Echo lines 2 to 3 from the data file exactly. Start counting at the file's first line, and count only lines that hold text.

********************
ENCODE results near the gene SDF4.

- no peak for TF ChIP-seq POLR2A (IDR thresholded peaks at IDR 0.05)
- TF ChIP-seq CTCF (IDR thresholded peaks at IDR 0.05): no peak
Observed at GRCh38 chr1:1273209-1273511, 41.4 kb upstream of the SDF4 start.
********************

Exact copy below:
- no peak for TF ChIP-seq POLR2A (IDR thresholded peaks at IDR 0.05)
- TF ChIP-seq CTCF (IDR thresholded peaks at IDR 0.05): no peak